If water runs through the grounds before you press, you should use more finely-ground beans; if it’s too difficult to press, use a coarser grind. Assuming you used the right grind of beans, you can drink the finished product as a double espresso, or top off the mug with hot water to have a standard concentrated cup of American coffee.
I’ve owned various coffee making tools for long enough that I don’t see their results as magical, but there’s no question that I prefer the taste and temperature of handmade coffee to the stuff that comes out of typical coffeemakers. The virtues of the AeroPress are that it’s affordable and portable enough to carry around. One coffee fanatic told me that he prefers to use a Chemex at home for multi-cup brewing, but travels with an AeroPress for his own use. That’s completely understandable. But at this point, I keep only one handmade coffee device in my kitchen, and that’s the AeroPress. If you’re on a budget, or only make coffee for one, it’s probably the better choice for you, too.
Read More Kitchen Tech
9to5Toys readers have told us that they’ve “thoroughly enjoyed” Kitchen Tech, praising it as “very well written” with “great” book recommendations. Here’s what I’ve covered in past weeks.
Column 1: Learn how to up your drinking game with magical ice ball makers, which transform everyday drinks into classics – recently updated with a great affordable pick!
Column 2: Radically improve meats, poultry, and fish with Sous Vide water baths, which turn plain pieces of meat into succulent, restaurant-caliber steaks, ribs, and more.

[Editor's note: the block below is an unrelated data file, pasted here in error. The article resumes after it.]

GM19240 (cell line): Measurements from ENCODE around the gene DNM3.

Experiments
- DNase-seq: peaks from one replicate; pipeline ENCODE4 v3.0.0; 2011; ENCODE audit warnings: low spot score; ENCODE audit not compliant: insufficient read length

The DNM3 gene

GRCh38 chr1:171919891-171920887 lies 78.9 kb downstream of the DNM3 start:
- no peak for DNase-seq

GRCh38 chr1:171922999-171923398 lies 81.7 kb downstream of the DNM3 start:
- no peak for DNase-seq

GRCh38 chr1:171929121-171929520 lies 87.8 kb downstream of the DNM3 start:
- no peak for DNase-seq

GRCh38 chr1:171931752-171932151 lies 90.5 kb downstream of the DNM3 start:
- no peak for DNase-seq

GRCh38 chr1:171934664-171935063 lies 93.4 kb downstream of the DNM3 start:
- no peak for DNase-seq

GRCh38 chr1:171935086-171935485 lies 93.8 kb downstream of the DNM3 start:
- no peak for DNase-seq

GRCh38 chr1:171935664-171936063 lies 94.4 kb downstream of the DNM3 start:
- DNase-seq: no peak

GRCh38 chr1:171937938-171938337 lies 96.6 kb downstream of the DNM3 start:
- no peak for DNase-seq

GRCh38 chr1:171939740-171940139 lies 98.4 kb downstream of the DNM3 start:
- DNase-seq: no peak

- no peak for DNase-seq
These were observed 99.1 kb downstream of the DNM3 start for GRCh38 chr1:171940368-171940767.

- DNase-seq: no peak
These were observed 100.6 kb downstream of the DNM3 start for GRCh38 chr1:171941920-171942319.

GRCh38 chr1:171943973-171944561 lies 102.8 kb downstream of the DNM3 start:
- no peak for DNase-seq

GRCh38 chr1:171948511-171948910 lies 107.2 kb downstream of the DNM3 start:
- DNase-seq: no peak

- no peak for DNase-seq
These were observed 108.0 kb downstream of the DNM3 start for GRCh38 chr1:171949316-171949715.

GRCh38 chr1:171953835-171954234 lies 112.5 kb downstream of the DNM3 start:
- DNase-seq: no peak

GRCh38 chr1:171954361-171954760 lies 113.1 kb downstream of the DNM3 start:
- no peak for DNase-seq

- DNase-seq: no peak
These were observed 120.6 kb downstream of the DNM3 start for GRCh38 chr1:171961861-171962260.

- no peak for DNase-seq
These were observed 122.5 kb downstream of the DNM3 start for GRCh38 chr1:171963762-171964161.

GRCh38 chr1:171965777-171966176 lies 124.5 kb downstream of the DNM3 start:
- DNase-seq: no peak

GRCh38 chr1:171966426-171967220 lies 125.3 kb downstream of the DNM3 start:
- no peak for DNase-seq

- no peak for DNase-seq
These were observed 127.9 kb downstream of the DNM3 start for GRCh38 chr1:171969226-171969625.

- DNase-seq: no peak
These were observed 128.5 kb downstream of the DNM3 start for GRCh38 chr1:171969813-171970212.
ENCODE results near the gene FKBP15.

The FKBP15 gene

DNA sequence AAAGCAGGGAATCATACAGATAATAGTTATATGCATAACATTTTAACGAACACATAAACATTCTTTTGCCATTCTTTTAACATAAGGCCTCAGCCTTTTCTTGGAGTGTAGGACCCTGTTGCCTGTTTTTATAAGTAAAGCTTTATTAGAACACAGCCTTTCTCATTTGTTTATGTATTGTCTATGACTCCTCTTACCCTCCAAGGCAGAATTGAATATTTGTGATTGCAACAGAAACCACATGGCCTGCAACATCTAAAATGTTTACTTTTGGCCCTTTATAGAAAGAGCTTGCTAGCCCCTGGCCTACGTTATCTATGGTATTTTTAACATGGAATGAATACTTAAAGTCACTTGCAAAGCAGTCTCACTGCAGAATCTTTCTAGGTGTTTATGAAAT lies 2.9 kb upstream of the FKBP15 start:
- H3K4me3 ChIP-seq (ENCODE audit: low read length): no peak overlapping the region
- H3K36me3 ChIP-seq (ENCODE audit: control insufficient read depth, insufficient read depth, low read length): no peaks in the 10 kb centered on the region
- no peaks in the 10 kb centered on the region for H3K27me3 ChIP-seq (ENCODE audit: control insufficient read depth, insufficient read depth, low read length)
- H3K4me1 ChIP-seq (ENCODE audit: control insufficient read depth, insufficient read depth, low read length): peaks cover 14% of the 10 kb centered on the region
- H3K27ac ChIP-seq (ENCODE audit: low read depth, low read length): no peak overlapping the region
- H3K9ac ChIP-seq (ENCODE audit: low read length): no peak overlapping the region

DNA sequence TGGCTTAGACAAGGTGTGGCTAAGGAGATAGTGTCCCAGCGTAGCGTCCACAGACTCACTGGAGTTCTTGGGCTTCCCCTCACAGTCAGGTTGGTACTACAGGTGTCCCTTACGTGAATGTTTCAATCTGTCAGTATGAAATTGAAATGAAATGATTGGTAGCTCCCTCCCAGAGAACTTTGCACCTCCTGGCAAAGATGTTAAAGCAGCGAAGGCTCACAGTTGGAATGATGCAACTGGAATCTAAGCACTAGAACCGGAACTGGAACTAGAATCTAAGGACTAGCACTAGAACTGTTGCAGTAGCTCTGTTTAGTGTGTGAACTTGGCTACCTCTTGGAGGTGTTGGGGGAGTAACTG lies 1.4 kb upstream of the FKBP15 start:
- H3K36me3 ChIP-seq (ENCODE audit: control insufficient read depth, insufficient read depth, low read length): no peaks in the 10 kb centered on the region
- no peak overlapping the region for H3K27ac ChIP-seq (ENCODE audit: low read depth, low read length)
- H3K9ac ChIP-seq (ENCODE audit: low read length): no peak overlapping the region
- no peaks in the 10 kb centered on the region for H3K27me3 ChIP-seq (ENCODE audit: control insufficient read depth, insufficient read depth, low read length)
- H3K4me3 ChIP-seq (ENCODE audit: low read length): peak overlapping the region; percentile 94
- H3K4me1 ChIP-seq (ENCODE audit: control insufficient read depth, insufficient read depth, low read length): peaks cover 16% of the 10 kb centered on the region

Column 3: Learn about avant garde cooking with incredible modernist cookbooks, which bring professional, modern recipes and techniques home.
Column 4: Explore part one of the world of bar tools, starting with fundamental items needed for preparing cocktails, then continuing with “good idea” tools that will make your drinks even cooler.
Column 5: Part two of the world of bar tools, including the “fancy stuff” that makes restaurant-caliber cocktails possible.
Column 6: Chemex’s new Ottomatic pour-over coffee machine, Wilfa’s Precision Coffee Maker, and the world of premium coffee makers.
Column 7: Explore home- and restaurant-caliber wine and champagne tools, including the Coravin wine preservation system and much more.
Column 8: Create restaurant-caliber rotisserie beef, pork, and poultry with the Showtime Rotisserie Oven, one of my favorite easy-to-use home cooking tools.
Column 9: Use a pressure cooker to create incredible fried chicken, sandwiches, crisped meats, soft beans, and rice in record time.
Column 11: Learn how to use spherification to turn fruit juices, vegetables, cheeses, and cocktails into burst-in-your-mouth balls of liquid caviar.
Column 12: Carbonating tools including the SodaStream and iSi Soda Siphon help you make your own soda water and carbonated drinks at home, as well as fizzy fruits and desserts.
Column 13: Recommended by top chefs, iSi Whips use Nitrous Oxide (N2O) to make the fluffiest pancakes, air-light waffles, and freshest whipped cream you’ve ever hard.